Baltimore Chamber Orchestra, 10-15-1989

Anne Harrigan, conductor

Notes by Dennis Bartel


b. Cheltenham, 21 September 1874
d. London, 25 May 1934


Holst spent his adult life teaching in private schools and colleges. His genius for inspiring beginners was beloved by scores of pupils. His teaching methods, considered at the time unorthodox, were based on the practice of “learning by doing,” and his elementary harmony pupils spent their class time with him making up songs, then finding different ways to sing them. He organized gatherings every Whitsun for his amateur choirs and orchestras to come away and make music for three days.

As a young composer he groped while developing slowly, was prone to hero worship (Mendelssohn, Gilbert & Sullivan, and above all Wagner), and impressed his teachers as diligent but lacking some of the necessities. Holst hated textbooks. He began setting his own translations of Sanskrit verses from the Rig Veda without ever having heard Indian music. Learn by doing.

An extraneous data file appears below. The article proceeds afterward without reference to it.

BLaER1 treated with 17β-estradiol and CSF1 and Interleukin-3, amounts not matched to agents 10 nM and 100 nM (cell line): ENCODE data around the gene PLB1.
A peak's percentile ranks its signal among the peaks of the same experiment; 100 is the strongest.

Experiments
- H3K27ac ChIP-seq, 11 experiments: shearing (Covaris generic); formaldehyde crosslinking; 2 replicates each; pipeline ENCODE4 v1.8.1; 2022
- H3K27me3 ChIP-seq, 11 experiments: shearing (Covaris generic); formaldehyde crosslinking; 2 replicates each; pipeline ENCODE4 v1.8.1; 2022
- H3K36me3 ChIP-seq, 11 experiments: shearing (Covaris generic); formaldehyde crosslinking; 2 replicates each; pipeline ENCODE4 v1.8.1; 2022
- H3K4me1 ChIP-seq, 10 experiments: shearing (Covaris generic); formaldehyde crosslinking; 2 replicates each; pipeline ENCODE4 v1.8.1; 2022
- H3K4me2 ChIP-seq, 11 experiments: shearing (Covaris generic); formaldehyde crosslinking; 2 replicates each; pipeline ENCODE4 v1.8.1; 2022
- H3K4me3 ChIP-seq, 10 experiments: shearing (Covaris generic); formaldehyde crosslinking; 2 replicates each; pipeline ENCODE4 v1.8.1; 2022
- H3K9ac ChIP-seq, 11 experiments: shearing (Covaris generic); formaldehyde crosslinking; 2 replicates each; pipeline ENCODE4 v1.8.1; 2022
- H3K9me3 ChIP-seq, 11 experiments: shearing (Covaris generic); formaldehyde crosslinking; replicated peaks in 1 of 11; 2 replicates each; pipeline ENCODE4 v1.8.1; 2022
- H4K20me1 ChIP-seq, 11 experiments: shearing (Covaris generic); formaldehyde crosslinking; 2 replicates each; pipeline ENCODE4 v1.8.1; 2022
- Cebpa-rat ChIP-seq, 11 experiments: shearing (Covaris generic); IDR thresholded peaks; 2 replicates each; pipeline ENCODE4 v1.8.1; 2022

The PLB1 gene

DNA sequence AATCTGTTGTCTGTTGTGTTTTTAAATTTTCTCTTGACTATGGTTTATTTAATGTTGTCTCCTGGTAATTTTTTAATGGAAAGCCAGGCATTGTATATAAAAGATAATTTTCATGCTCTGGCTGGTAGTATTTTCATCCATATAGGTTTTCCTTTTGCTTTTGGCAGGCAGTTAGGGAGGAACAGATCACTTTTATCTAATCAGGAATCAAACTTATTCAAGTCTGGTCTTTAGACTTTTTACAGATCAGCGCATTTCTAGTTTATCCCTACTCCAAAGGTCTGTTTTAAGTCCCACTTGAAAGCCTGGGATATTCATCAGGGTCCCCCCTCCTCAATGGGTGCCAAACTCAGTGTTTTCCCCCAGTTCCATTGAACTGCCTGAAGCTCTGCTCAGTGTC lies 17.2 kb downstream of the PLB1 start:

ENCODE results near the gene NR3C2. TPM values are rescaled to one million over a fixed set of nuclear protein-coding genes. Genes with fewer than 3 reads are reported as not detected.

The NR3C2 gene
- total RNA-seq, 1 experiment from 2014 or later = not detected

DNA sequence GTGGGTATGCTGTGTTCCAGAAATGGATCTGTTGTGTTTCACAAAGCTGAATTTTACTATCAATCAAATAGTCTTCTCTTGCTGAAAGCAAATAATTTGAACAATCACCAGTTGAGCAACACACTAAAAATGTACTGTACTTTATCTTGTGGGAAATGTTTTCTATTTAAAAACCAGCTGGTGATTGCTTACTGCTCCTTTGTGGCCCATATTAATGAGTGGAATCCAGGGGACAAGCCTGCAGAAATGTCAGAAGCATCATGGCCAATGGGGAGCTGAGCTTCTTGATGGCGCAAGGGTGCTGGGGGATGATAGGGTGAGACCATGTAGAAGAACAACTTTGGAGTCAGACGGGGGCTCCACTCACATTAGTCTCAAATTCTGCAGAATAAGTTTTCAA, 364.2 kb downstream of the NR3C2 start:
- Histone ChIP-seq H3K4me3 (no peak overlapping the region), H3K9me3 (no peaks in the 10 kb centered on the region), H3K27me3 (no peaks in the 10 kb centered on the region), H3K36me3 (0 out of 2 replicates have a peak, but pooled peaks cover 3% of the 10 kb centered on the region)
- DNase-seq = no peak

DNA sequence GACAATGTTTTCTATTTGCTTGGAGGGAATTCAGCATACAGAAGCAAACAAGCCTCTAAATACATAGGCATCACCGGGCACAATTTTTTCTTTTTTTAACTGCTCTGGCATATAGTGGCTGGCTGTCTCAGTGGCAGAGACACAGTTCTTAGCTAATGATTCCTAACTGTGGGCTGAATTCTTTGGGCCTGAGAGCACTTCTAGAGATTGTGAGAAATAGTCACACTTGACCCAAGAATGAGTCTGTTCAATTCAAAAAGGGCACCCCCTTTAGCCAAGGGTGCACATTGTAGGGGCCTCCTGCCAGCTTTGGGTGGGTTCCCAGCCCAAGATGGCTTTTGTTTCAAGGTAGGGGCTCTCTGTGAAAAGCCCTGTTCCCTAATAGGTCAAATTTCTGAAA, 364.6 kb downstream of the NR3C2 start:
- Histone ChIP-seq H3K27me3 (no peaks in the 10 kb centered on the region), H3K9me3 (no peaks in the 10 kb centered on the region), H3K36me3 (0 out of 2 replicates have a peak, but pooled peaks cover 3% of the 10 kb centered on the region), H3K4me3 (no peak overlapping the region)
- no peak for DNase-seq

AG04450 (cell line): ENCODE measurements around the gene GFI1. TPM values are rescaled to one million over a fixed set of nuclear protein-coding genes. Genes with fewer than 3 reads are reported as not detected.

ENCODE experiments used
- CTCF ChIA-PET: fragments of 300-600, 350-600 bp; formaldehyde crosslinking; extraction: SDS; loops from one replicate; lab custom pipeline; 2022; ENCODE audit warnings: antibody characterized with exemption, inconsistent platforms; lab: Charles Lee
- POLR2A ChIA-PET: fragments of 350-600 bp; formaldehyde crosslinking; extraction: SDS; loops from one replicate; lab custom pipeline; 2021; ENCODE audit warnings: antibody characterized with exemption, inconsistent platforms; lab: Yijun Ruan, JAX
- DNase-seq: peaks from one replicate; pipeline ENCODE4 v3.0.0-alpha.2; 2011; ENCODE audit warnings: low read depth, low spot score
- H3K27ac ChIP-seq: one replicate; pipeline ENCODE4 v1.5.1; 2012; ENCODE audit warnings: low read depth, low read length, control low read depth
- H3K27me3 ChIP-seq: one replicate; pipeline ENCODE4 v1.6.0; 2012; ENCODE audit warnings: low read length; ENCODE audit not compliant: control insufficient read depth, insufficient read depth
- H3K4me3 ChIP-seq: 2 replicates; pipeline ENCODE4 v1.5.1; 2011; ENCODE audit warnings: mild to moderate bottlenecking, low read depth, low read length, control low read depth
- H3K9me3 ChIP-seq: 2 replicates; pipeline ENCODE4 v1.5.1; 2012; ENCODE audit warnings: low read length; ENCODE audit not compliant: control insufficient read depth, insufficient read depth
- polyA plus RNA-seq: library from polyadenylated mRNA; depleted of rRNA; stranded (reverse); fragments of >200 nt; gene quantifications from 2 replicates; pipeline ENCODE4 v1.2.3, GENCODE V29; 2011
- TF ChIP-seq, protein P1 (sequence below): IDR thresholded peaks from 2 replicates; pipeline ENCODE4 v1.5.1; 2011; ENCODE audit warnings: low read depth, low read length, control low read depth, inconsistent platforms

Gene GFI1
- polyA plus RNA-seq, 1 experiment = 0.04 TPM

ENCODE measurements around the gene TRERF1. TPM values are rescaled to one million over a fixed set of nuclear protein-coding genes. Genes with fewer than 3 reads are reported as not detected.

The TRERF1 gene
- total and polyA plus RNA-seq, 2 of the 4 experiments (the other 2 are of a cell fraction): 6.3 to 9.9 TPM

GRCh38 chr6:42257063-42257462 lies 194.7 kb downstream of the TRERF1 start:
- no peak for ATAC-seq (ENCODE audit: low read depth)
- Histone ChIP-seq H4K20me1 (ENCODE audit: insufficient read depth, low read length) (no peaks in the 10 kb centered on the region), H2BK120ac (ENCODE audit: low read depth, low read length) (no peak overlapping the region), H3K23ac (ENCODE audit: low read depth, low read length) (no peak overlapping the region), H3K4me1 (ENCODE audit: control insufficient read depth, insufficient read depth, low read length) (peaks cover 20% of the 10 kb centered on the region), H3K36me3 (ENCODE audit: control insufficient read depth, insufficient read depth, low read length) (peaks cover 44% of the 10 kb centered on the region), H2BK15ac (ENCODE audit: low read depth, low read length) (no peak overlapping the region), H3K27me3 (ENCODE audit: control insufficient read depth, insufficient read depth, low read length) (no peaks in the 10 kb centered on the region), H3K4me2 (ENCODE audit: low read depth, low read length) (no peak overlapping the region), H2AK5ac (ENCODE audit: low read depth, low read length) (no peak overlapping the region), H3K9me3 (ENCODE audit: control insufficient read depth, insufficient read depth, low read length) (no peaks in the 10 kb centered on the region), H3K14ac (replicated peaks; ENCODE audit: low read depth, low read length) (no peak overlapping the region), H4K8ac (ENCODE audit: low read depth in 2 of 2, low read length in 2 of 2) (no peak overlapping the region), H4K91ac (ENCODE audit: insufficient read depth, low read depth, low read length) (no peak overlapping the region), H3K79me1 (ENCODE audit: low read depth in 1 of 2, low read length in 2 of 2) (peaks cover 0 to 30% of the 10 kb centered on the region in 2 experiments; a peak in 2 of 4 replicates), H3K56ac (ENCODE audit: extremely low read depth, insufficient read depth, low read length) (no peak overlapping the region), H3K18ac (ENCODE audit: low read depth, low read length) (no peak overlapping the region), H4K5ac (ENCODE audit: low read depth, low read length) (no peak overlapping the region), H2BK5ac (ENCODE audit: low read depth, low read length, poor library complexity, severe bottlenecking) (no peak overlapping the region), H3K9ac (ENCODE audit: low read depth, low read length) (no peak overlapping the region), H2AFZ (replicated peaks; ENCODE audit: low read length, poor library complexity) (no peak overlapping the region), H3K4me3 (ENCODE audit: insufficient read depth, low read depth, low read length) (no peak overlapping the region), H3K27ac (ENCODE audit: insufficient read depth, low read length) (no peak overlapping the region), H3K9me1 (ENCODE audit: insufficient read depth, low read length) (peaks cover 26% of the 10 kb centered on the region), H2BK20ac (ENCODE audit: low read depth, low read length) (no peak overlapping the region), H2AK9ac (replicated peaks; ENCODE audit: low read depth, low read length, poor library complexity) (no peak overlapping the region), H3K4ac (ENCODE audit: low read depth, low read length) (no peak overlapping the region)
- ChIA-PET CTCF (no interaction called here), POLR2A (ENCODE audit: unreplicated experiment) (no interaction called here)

Holst found the fame heaped upon him for The Planets a terrible nuisance. “It made me realize the truth of ‘Woe to you when all men speak well of you.'” Holst, instead, treasured the kindly attention of his friends, who seemed all to have agreed that he set “a terrifically high standard of being companionable.” He composed during summer holidays with never enough time. Sophisticates in London found him naive, but Holst apparently didn’t mind. He loved “the fantastic unexpectedness of life.”

His music reflects clear thinking free of self-consciousness, and a high devotion to rhythm. Much of it, like this unassuming suite, was written for his pupils (he taught at the St. Paul’s Girls’ School in London from 1905 until his death). Its four short movements make use of an old English country-dance tune, Dargason, and the famous Greensleeves (with his lifelong friend Ralph Vaughan Williams, Holst roamed the British Isles in search of folk-songs), and a tune based on an Arab song that Holst made note of while traveling with his wife in Algeria.